A day out in Dalston:
Fun at the Print Club
Print Club, Dalston.
Print Club is a workspace in Dalston, north east London where for a rolling monthly membership you can access everything you need to do water based screen printing (using water based inks mean screens are far easier to clean and it is also better for the environment). As part of an introduction to the facilities and everything you need to know to get up and running with the printing process they put on a weekend workshop for beginners - I've wanted to do screen printing for years so yesterday I was booked into the workshop and got my first taste of what is on offer.
Dalston is the other side of London to where I live, but it was easy enough to find the club, a short bus ride from Old Street and I was there. Tucked down a side road the warehouse/studio environment is authentic and no nonsense. It isn't a tourist trap for hipster runoff, its a practical space for working artists to get access to the large and expensive equipment needed to do screen printing.
I arrived and was greeted with tea and biscuits and a selection of design books to look over whilst waiting for the other participants to arrive in from the cold. For the introduction workshop you can do a single colour print which we were asked to bring a 'positive' of to reproduce. These were scanned into one of the macs and printed onto tracing paper for use when developing our screens.
There were about a dozen of us for the workshop which is a nice size to have a chat and feel part of a group. The workshop was £35 for 11am - 4pm and it's all inclusive of materials and tea.
First we were given a tour of the space, looking at some of the work that club members have hung up around the main room to see what is possible. Print Club owner Fred Higginson led the way before and explained the steps we would be taking throughout the day.
The way the screens are prepared is to paint a screen with light sensitive emulsion which is then exposed in a light-box which bakes the areas which aren't covered by your design leaving the actual emulsion covering your design to wash off, leaving exposed mesh for your ink to pass through when printing onto paper or fabric.
Coating your screen.
Painting the emulsion onto the screens is done via a trough which you drag up your screen at an angle leaving a thin film of emulsion left on the screen (this takes place within a dark room style area which is lit with red lamps). The whole day is hands on and you are thrown in to do everything yourself under the watchful eye of Fred who keeps the daunting task lighthearted. Any mistakes present themselves as an excellent way to teach us how to remedy our beginner mishaps for future use.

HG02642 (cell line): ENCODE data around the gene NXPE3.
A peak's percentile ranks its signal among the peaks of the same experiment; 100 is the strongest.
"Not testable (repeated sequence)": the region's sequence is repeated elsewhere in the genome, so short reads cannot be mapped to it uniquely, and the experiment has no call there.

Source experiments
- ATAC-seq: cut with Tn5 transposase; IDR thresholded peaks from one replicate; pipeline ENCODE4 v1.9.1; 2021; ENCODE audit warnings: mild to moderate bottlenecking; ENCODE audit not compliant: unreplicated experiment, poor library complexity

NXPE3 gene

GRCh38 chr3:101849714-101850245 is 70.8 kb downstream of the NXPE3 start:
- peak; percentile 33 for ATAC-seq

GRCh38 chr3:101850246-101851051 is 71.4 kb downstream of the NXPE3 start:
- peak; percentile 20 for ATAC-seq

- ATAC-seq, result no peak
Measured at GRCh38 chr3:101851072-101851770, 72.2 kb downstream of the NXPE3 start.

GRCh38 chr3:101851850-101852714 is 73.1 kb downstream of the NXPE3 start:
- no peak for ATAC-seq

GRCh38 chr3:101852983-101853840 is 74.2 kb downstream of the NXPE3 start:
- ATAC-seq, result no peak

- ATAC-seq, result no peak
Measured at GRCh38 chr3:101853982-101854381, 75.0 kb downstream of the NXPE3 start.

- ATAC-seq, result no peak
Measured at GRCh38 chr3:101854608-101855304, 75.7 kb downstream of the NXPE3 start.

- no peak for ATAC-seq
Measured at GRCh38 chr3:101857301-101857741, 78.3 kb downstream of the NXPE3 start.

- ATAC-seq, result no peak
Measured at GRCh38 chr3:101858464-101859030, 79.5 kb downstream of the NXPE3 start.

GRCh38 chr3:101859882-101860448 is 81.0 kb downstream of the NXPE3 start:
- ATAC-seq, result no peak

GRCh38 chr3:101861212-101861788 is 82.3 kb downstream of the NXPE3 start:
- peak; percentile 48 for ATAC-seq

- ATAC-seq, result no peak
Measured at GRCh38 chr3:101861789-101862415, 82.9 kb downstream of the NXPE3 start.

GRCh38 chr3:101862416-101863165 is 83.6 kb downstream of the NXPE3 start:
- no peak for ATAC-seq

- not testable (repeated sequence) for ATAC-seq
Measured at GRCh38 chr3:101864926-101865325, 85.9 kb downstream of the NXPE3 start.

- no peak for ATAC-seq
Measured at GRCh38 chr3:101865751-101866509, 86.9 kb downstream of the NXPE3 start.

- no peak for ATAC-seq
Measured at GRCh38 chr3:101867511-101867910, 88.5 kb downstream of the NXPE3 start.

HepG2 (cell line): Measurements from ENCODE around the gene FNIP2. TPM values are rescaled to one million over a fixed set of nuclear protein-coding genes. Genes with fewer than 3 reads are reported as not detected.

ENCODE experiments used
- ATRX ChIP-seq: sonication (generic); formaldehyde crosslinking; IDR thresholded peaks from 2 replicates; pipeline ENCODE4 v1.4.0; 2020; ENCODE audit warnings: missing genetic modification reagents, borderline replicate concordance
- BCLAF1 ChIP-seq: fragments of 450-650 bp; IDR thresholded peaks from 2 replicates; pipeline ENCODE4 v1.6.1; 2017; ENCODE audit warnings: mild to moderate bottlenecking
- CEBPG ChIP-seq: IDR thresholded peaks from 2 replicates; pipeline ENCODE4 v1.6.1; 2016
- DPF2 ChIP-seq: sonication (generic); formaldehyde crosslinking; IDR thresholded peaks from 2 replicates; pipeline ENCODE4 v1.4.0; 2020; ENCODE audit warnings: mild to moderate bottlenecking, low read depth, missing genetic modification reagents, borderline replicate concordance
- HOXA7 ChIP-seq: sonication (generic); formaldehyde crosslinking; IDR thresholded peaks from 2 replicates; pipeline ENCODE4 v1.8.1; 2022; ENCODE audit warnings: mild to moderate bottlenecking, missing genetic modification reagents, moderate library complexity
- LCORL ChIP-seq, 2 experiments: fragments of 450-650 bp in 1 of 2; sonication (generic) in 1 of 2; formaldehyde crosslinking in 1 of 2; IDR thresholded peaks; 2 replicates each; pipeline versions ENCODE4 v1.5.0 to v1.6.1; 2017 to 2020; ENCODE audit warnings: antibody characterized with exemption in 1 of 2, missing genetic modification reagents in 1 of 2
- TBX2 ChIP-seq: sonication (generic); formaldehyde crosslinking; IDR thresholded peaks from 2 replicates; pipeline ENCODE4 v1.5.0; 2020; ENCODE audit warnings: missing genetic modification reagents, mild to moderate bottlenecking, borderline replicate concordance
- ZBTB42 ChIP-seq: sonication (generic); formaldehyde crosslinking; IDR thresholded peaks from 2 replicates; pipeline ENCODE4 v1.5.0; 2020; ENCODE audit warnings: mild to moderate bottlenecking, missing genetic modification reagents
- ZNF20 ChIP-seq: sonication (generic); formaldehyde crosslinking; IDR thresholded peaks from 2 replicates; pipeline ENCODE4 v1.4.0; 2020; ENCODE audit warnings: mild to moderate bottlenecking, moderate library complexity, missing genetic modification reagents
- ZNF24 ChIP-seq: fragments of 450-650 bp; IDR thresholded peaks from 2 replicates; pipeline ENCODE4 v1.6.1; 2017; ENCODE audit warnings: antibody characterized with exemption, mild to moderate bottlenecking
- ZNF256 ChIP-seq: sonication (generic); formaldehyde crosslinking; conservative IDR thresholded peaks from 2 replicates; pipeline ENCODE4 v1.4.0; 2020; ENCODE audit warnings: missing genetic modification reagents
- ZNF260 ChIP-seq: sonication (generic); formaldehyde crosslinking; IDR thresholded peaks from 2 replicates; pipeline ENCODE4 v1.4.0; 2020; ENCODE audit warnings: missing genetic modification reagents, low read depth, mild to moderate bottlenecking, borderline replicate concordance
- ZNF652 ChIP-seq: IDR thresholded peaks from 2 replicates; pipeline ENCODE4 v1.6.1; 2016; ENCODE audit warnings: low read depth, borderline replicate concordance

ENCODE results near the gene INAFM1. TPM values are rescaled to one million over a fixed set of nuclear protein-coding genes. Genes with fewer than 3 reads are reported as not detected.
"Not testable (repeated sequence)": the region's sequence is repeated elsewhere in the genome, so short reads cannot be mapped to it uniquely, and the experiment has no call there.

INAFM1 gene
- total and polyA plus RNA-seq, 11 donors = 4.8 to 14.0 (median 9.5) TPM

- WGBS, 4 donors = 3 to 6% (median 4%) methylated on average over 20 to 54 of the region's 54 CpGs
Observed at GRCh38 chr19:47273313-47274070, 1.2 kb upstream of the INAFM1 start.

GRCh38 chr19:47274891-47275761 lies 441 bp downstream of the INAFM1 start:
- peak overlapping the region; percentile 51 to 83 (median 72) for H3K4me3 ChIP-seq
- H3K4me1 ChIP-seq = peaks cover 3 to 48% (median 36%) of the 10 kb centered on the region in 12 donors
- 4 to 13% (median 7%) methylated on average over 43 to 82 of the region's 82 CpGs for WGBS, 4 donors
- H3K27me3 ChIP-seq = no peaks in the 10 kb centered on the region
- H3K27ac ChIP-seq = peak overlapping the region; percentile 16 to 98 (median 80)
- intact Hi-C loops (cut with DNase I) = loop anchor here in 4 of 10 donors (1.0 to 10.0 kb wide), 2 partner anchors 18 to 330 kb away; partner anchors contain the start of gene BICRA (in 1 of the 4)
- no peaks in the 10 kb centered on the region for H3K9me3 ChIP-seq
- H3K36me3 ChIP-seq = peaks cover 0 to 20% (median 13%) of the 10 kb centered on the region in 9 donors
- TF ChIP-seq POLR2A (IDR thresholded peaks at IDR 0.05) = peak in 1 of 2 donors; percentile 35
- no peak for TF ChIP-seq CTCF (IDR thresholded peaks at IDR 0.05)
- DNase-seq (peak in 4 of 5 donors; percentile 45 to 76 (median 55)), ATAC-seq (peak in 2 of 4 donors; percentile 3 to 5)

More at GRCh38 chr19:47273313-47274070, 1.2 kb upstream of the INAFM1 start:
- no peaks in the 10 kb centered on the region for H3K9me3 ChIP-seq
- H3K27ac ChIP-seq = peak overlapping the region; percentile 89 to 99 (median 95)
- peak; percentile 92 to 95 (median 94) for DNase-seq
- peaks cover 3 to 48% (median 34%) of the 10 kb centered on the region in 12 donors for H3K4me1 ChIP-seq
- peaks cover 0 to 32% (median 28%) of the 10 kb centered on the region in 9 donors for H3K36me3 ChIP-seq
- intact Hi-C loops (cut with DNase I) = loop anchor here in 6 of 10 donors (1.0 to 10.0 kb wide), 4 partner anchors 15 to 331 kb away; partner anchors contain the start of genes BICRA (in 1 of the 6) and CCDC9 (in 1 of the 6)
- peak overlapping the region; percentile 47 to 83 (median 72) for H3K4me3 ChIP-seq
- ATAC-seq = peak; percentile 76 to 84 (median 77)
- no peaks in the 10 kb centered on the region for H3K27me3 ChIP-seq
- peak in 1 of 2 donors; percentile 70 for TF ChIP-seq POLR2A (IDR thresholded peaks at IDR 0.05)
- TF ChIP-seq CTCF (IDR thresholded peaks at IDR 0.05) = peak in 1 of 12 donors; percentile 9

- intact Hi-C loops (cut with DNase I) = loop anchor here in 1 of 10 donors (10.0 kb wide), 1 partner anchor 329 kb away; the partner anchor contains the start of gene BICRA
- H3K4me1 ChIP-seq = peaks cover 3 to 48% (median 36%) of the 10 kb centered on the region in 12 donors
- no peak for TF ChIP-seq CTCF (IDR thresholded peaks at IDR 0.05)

Exposing the design.
Once the emulsion on the screen has dried, you can expose the positive upon it using the light-box which is a huge vacuum operated beast. The actual exposure takes 15 seconds, once this is done you simply wash off the emulsion that hasn't been exposed leaving our design ready to print. At this point we left the water to dry off our screens and headed out for lunch.
The final part of the day was getting to grips with the print beds, which vary slightly but the principal function is a clamp in which to hold your screen in place allowing you to lower and raise it to just above the paper or fabric you are printing onto. When using paper the beds have lots of tiny holes in them much like an air-hockey table, except they suck air instead of blow it out which holds your paper steady.
Setting your guides.
To ensure you can print multiple copies with accuracy, or when doing multiple passes for multi-colour prints you overlay your original design template (which has been fixed to a piece of the final paper size you are printing onto) with some acetate and print on top of the acetate. You can line up the two designs and mark where the edge of the paper is with card to use as a guide when loading the bed with paper after each successive print.
Creating your image.
Once you have all your alignment ready you load the screen with ink and simply pull the ink across the screen to 'flood' it with ink, this part is done with the screen raised off the bed so you don't actually print onto your paper. Then you lower the screen into position and drag the squeegee back across the screen in a fluid single sweeping motion, before finally lifting the screen to reveal the print.
You simply re-flood the screen by dragging the squeegee back in the other direction before loading another sheet of paper onto the print bed, being careful to line up the edges to your registration marks and print the next one. Repeat as necessary.
For the workshop we each did 6 prints of our chosen design, and we were encouraged to experiment with colour. Some of my fellow participants managed some really cool effects with their prints, whilst I somehow managed to do a 2 colour pass which was technically against the rules of day.
Either way it was a great day out, and I will definitely signup for a months membership later in the year once I have enough designs to do a big job lot of prints.
If you are interested in screen printing, or just looking for a fun day doing something different then I definitely recommend the Print Club. Perhaps even a good present for the creative ones in your life?
Get down there.
For more information check out the website at http://printclublondon.com/ and book yourself in for a fun saturday of hands on fun.